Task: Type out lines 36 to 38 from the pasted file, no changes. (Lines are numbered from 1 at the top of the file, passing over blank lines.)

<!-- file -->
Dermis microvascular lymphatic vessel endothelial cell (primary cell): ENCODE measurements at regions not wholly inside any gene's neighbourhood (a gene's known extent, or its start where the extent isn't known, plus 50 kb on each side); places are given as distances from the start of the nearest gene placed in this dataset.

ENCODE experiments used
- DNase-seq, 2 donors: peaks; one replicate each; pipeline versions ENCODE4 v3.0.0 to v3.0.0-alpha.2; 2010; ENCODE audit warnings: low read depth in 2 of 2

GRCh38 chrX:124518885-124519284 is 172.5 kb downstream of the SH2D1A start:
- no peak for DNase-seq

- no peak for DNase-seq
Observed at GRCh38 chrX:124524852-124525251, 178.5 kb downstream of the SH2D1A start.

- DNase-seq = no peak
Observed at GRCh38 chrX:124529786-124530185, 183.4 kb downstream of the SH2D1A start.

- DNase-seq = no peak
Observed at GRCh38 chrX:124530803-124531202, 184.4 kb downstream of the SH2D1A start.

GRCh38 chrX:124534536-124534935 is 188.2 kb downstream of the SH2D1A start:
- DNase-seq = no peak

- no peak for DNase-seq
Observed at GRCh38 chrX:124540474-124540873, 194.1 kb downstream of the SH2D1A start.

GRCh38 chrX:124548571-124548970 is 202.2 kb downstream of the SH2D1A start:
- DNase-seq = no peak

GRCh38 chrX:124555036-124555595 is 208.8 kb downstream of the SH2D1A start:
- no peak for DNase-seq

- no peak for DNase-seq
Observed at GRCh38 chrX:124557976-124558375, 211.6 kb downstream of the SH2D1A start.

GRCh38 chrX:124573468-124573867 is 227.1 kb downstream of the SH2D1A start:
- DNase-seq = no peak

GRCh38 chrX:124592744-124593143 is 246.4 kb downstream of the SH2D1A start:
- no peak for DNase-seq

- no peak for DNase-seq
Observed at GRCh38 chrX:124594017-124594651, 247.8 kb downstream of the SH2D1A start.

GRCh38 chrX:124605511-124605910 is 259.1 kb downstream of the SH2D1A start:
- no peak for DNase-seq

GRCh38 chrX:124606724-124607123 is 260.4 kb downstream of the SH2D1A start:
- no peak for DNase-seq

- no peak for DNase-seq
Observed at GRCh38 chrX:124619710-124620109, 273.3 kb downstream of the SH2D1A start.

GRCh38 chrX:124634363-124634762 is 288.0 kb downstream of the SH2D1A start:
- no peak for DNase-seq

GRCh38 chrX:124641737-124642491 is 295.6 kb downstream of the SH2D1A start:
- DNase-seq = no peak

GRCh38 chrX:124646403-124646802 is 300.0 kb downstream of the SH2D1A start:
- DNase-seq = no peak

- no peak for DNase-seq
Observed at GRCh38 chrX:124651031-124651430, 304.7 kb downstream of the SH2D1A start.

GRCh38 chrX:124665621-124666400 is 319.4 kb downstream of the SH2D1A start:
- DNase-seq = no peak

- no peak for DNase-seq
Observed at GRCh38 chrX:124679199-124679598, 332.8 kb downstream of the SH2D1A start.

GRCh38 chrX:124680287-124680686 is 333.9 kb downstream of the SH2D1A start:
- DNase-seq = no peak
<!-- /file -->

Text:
GRCh38 chrX:124641737-124642491 is 295.6 kb downstream of the SH2D1A start:
- DNase-seq = no peak

GRCh38 chrX:124646403-124646802 is 300.0 kb downstream of the SH2D1A start: